Leaving an academic institution after nearly 30 years provides an almost irresistible temptation for one to reflect on how good the old days were, how the new professors look so young and how generally everything is going to the dogs, and will do so even more rapidly after September 30 2005.
Nevertheless, even though all those things are true, I shall resist the temptation!
During my stint here I have noticed that each new director has thoroughly changed the structure of the Institute – that presumably is a major raison d’etre, and in this spirit I thought it would be interesting to consider what changes are likely to occur in the years to come – so here are my speculations on the future of the Institute, and the delights that the rest of you will come to enjoy.
Let me start with what is obviously on everyone’s mind – the RAE, and my message is a positive one. We all know how inefficient and costly this is and how it distracts from the real business of universities (namely making money) – and I predict that this will be its downfall. I suggest that in future we shall dispense with this dinosaur and instead, every 4 years there will be a review by a small panel. Each department will be asked if it wishes to make out a case to have its grading revised. If it wishes to make a case for an upward revision of, say, 1 grade then it will be able to do so for a fee, set initially I would guess at about £2000 per member of staff; for an upward revision of 2 grades this will cost, say, £3,500 etc. A small team of elite professors (i.e. the top earners) will be recruited to evaluate the applications. The really nice thing about this idea is that if too many departments start to apply you can just up the cost next time so as to dissuade them!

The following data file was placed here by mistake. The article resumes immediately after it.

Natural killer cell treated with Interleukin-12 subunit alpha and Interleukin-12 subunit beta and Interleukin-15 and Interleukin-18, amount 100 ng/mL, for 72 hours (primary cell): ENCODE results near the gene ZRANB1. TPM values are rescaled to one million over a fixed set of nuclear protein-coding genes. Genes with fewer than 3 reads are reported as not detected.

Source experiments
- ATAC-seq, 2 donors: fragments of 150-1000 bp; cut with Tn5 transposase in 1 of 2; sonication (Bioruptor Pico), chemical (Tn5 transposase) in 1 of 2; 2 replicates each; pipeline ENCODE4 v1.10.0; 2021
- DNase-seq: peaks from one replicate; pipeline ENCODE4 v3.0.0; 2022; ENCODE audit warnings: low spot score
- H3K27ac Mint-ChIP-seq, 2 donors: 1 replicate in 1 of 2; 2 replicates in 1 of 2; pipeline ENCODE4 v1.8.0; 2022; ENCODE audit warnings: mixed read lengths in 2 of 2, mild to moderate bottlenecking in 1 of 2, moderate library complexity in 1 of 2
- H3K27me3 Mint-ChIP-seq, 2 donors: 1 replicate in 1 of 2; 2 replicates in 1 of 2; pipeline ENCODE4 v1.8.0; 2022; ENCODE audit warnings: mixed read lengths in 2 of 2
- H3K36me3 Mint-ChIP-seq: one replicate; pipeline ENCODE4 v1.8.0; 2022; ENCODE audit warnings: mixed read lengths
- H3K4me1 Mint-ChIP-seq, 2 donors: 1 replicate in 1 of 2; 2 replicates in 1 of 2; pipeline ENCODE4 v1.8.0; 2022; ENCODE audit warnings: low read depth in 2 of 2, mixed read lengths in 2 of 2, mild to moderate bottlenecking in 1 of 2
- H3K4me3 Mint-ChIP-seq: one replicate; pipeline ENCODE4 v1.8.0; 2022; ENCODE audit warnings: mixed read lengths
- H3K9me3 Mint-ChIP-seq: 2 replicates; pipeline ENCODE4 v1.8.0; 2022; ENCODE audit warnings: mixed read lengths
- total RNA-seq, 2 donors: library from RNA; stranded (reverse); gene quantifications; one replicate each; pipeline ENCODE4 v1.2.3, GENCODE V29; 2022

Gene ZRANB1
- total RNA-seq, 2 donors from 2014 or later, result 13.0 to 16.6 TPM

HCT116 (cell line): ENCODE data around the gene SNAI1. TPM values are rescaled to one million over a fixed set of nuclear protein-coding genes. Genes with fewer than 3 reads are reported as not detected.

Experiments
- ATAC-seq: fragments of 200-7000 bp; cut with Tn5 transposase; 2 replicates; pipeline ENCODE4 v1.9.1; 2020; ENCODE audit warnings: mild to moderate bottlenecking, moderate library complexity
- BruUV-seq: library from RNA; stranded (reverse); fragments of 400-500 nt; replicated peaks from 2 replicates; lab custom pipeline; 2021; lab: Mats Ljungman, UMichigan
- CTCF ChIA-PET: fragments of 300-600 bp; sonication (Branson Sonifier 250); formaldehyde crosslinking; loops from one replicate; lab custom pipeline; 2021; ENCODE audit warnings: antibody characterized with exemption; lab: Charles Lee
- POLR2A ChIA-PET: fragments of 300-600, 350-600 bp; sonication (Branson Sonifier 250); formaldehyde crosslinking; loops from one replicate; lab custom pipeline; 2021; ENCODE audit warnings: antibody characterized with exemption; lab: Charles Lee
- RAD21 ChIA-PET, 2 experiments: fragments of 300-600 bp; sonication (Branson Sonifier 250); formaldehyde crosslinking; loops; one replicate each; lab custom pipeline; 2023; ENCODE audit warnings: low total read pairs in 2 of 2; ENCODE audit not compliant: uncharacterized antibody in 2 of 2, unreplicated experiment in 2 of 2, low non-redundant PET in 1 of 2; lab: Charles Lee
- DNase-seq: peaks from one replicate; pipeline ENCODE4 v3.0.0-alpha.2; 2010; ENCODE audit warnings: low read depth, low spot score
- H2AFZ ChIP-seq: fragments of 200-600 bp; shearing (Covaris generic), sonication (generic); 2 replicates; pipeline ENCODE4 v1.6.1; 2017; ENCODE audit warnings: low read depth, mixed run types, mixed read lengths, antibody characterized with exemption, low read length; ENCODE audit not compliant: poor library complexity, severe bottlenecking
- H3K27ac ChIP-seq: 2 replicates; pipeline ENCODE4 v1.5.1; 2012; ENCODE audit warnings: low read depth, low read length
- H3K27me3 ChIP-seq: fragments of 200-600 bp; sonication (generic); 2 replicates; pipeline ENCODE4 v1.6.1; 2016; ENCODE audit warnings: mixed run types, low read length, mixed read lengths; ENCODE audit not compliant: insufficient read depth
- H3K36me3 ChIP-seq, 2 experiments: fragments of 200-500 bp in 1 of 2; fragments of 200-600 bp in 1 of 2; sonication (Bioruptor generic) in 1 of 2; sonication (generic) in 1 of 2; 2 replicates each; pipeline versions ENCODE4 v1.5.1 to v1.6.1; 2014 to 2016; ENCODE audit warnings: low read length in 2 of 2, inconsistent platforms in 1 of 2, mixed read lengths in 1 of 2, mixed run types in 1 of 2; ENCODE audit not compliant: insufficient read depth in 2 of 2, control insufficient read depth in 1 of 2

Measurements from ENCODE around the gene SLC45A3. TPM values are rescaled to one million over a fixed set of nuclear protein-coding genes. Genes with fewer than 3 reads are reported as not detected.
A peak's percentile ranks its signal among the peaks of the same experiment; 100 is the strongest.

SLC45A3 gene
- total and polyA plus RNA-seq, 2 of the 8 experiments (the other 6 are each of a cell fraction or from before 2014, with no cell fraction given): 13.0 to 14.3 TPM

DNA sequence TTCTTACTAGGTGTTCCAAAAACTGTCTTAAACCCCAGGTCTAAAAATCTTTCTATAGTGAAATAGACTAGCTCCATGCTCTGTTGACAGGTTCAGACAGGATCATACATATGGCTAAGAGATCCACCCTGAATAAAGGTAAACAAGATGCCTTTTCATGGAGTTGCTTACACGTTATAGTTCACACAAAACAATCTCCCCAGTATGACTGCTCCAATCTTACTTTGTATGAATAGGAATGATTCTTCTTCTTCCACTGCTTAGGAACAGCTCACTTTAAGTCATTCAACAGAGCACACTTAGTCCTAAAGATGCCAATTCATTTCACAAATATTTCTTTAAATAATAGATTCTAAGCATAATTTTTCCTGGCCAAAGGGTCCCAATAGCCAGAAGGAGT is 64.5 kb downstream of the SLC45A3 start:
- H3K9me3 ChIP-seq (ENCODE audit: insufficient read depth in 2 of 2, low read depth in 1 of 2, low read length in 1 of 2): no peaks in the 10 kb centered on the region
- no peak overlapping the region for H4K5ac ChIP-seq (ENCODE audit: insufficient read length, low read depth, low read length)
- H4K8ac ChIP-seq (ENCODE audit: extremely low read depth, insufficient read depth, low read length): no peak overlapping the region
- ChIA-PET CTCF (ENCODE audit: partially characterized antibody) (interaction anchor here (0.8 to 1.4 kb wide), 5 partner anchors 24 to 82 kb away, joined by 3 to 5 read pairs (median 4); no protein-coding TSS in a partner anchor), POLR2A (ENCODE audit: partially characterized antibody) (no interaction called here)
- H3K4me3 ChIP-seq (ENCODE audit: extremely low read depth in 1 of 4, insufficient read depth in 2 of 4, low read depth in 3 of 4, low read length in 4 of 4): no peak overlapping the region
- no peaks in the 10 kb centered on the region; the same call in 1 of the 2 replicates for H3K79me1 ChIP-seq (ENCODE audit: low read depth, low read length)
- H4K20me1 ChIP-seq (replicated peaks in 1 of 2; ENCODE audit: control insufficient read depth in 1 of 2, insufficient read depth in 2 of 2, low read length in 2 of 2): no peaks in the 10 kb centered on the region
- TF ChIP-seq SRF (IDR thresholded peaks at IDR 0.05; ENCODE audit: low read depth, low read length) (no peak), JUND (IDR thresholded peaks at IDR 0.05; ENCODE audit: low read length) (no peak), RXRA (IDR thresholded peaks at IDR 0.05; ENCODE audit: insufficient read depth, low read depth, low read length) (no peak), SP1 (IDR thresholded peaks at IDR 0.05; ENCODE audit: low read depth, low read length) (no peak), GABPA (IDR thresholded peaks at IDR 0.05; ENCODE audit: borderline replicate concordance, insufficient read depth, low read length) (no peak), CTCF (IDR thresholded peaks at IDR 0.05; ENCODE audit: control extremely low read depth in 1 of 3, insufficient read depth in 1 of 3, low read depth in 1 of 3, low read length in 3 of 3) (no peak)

Of course, the top rated departments need not apply. The savings on workload will be enormous; HEFCE will save lots of money and the best departments can get on with their work, freed of bureaucratic meddling. Of course, some cynics might want to suggest that this would be just a way of making the poor pay for the rich – but then that is a feature of so many other current government policies as to be quite acceptable and even attractive. Others might argue that it will just lead to grade inflation since the number of top rated departments will keep increasing – but then again grade inflation is a cornerstone of existing government policies on education standards, so nothing new there!
Thus, having I hope reassured you about your future research, let me turn to the exciting role that choice (in New Labour-speak) is about to enjoy in universities.
Since officially choice is now paramount, universities are bound to be ‘modernised’ out of their quaint old ways and opened up to the consumer marketplace. Of course this is already beginning to happen, but we still have a long way to go before we can really compare our efficiency to TESCO. What must we do?